Moselio Schaechter

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April 15, 2010

Of Terms in Biology: Gene Ontology

by Elio

Not to be confused with ontogeny (the study of a multicellular organism’s development, usually from an egg into maturity, as in “ontogeny recapitulates phylogeny”), ontology is a term used by philosophers that has now been appropriated by bioinformaticists. Here it denotes the categorization of knowledge within a certain domain. Proponents of a consortium called Gene Ontology wrote: The goal of the Consortium is to produce a structured, precisely defined, common, controlled vocabulary for describing the roles of genes and gene products in any organism. This group is starting modestly, working with the databases for three model eukaryotes: drosophila, mouse, and yeast. The high degree of conservation of both sequence and function observed, particularly for core cellular functions, often makes it possible to transfer knowledge acquired from one organism to others.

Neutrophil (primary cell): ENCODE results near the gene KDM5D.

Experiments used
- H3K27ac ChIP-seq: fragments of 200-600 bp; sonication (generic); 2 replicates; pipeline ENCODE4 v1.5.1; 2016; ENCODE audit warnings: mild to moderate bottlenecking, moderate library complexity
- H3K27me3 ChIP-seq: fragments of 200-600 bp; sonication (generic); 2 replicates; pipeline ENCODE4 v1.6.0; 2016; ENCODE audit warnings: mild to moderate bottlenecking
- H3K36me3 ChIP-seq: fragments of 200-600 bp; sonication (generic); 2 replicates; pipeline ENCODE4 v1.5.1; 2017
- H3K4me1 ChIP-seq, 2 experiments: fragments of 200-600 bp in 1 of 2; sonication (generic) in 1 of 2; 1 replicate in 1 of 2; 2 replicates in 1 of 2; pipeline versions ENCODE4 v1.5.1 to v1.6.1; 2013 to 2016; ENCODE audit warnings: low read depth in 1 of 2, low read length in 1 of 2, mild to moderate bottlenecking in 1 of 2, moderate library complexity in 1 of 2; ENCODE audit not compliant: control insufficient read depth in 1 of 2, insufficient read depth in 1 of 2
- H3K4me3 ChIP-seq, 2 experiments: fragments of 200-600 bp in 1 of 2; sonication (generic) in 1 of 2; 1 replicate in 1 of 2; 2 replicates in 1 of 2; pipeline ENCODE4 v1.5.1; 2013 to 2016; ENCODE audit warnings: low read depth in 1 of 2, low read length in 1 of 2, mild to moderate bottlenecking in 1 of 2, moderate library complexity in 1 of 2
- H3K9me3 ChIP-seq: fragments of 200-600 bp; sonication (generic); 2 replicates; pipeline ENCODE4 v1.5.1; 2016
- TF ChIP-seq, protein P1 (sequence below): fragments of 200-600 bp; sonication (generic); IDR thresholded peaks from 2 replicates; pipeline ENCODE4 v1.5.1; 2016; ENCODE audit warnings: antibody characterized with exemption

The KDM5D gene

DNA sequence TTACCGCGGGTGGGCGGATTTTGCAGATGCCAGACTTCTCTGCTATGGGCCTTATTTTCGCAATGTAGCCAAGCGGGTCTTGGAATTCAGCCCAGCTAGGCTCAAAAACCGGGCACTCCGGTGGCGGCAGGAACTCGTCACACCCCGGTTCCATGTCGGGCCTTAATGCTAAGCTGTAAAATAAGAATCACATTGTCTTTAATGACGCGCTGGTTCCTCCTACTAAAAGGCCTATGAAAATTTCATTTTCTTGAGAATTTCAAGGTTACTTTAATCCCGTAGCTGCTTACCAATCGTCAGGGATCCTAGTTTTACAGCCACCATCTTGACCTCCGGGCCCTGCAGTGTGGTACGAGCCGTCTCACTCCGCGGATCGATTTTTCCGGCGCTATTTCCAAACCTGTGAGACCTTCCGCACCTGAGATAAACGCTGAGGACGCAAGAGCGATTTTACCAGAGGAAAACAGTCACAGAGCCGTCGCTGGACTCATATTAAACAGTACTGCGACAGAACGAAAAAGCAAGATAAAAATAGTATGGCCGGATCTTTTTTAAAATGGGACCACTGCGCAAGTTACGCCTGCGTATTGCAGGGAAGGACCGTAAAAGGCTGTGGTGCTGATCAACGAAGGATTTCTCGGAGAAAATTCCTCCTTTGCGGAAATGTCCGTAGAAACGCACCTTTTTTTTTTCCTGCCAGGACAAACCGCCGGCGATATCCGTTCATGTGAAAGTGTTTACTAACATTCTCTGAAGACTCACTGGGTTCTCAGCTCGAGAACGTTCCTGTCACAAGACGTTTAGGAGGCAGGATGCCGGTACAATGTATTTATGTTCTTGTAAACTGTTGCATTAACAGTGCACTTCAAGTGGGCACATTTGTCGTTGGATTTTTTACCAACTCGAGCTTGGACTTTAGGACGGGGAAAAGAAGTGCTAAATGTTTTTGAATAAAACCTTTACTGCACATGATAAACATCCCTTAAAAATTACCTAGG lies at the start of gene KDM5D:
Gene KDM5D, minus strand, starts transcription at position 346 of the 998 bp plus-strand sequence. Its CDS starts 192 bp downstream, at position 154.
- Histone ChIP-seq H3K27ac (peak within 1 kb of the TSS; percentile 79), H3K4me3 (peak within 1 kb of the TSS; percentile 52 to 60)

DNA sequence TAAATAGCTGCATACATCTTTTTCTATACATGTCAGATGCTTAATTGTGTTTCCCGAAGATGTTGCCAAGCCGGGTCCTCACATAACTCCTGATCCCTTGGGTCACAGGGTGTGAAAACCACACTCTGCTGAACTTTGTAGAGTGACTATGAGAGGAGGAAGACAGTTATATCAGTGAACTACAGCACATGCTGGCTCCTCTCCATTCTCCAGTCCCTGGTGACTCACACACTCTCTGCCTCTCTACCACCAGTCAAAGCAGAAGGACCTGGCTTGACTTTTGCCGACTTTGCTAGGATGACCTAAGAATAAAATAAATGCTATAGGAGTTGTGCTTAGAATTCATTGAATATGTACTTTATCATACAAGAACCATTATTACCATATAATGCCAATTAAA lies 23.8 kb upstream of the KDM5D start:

DNA metabolism

From Gene Ontology, a portion of the biological process ontology describing DNA
metabolism. Note that a node may have more than one parent. For example, DNA
has three: DNA-dependent DNA replication, DNA repair and DNA recom-

Several websites are concerned with ontological approaches. Not all are readily penetrable. The Open Biological and Biomedical Ontologies tells us: The OBO Foundry is a collaborative experiment involving developers of science-based ontologies who are establishing a set of principles for ontology development with the goal of creating a suite of orthogonal interoperable reference ontologies in the biomedical domain.

Gene ontology is being used widely and is destined to become part of every biologist’s vocabulary.


your description about gene Ontology is great.

The journal "Trends in Microbiology" published a special issue on "Gene Ontology for microbiologists" last year (Trends Microbiol. [2009] 17, 259-336). I believe all the articles in the issue are freely available online at the website:

(Disclosure: I was the journal editor at the time)

Weren't those once called "concept maps"?

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